# Choosing TVS diode

We have a a project where there a system powered by 13s Li battery - 54.6V max voltage of pack. The buck regulator we're choosing for this has an absolute max of 76V. For this we're considering two TVS diodes

824521481 Vbr=56.1V Vcl=77.4V

SMBJ48CD-M3/H Vbr=54.1V Vcl=76.3V

In the first option quite small current will flow through the TVS, but max clamping voltage is greater than 76V rating of buck regulator. In second case there is a possibility of more than 1 mA current flowing through diode when battery is fully charged but clamping voltage is much closer to max rating of buck regulator.

Which of the two options is better? Or will both of them not work and we've to look at a higher voltage rating for the buck?

Edit 1 for more context: This is a small add-on circuit with 2G GSM modem (2A peak) being powered from the battery of an EV that has a motor size of 0.5 to 2kW and battery capacity of 4 to 8 kWh. So at 48V from battery during the GSM peak current also there is sub 300 mA current draw. We are looking at protecting the circuit from any transients or surges from the motor operation, charger connection or BMS battery cut-off during any fault. We are not yet sure of what kind of transients to expect in such a system.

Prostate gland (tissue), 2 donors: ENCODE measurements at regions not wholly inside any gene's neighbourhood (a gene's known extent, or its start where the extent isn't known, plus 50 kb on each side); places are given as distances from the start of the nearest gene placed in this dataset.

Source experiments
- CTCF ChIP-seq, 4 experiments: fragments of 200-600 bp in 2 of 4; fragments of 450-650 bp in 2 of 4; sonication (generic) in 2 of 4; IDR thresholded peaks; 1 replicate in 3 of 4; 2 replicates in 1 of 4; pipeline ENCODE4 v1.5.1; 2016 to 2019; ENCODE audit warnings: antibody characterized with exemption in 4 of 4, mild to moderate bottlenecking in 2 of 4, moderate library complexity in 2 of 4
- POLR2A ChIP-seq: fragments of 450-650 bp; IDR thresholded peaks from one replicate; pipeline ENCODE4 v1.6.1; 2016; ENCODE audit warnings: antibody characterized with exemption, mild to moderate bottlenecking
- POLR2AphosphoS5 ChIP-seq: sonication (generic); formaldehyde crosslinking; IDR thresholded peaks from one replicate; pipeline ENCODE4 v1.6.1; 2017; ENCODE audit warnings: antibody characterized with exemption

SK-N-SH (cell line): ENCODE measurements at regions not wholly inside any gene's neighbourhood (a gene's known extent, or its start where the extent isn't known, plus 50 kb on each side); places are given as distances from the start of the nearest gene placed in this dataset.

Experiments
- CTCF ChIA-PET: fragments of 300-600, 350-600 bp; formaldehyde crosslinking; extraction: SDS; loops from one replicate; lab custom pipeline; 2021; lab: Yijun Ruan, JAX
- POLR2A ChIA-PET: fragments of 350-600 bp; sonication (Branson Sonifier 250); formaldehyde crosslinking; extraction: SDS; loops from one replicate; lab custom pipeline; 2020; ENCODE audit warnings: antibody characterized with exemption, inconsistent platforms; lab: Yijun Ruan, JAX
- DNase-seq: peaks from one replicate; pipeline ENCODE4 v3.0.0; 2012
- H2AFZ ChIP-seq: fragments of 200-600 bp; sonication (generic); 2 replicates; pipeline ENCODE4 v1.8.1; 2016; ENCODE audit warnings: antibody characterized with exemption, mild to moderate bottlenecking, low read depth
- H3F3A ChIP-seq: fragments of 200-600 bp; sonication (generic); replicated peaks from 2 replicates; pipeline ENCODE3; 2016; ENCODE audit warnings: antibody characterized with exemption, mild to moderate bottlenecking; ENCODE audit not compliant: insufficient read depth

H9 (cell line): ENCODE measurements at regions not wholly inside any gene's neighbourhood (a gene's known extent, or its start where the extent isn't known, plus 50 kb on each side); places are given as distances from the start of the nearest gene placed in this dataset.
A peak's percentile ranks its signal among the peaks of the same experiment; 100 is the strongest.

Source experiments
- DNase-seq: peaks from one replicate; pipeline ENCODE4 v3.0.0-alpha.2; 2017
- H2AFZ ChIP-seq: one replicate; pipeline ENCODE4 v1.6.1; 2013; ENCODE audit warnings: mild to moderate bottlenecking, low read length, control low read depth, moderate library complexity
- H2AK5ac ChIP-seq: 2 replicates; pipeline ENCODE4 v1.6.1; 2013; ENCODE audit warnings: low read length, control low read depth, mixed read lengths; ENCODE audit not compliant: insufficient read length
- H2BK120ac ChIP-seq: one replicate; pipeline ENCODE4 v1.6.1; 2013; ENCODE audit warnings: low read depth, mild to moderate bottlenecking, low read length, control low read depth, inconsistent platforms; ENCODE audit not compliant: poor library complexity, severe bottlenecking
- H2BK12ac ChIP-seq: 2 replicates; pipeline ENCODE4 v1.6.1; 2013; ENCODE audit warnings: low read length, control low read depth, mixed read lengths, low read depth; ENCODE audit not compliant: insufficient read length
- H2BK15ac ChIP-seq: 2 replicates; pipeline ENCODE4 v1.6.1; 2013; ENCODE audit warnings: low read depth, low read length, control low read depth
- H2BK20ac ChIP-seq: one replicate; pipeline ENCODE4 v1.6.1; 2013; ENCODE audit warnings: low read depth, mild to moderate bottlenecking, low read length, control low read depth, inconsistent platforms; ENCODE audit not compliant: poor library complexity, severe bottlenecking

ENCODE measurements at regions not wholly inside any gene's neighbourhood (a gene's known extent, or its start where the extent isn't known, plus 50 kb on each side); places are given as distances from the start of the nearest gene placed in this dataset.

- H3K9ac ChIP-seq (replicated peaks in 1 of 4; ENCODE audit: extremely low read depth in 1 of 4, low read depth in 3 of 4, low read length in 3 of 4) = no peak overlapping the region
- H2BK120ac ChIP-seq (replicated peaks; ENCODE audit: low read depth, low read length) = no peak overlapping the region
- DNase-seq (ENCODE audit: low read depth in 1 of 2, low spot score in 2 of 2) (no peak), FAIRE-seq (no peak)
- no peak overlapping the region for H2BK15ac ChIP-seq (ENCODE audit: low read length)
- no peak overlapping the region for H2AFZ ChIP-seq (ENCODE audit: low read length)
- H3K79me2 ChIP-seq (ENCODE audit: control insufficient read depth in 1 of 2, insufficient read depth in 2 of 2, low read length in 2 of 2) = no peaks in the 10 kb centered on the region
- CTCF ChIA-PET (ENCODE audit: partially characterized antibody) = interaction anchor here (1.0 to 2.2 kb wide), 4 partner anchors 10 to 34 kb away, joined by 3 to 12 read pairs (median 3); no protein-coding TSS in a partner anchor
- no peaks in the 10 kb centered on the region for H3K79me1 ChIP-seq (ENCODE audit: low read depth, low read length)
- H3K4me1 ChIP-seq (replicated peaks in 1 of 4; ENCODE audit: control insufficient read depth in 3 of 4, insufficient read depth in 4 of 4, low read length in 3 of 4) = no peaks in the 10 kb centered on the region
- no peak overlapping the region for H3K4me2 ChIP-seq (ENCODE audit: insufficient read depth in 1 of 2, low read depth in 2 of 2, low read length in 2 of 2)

• Can you explain the scenario where the diodes have to clamp the voltage? Is this a motor driver that you are talking about? Is it possible for the battery to get disconnected during charge? I am having a hard time seeing how a system with a 13S battery can get to 76 V. Also, how much input current does the regulator need? If the input current is low you may be able to protect it with an RC. Edit your question to include all this information. Don't reply with a comment. Jun 7, 2021 at 6:32
• I don't think there is any way you can use the first one, the 824521481. Vbr is 56.1 +/- 5%. So the min is 56.1 - 0.05*56.1 = 53.295. Jun 7, 2021 at 6:36
• Yes if the BMS disconnects you have to disable regen very quickly. The voltage rise rate can be calculated using I = Cdv/dt. dv/dt = I/C. I is the regen current going into the battery before the BMS disconnects, and C is the total capacitance on VBAT. You don't have a lot of time. But a TVS doesn't buy you that much, either, because they can only absorb transient over-voltages. If you try to continue regen after battery disconnect your TVS will blow for sure. The motor controller really needs to be "in the loop" and disable regen BEFORE the BMS disconnects. Jun 7, 2021 at 22:32
• The motor controller generally has large capacitors. The regen current is not infinite. When the battery disconnects you may have some ms of time to halt regen before a too high voltage is reached. You can figure it out using dv/dt = I/C. One product I worked on had a braking resistor to dissipate extra energy. But another option is to simply disable braking. It could be based on voltage. Once the controller sees 60V, it should disable regen braking, for example. However, this would only work if the controller samples the voltage pretty frequently. Jun 8, 2021 at 15:40
• @mkeith A comparator feeding a break input could be used instead of high frequency sampling, and react faster. Jun 9, 2021 at 13:31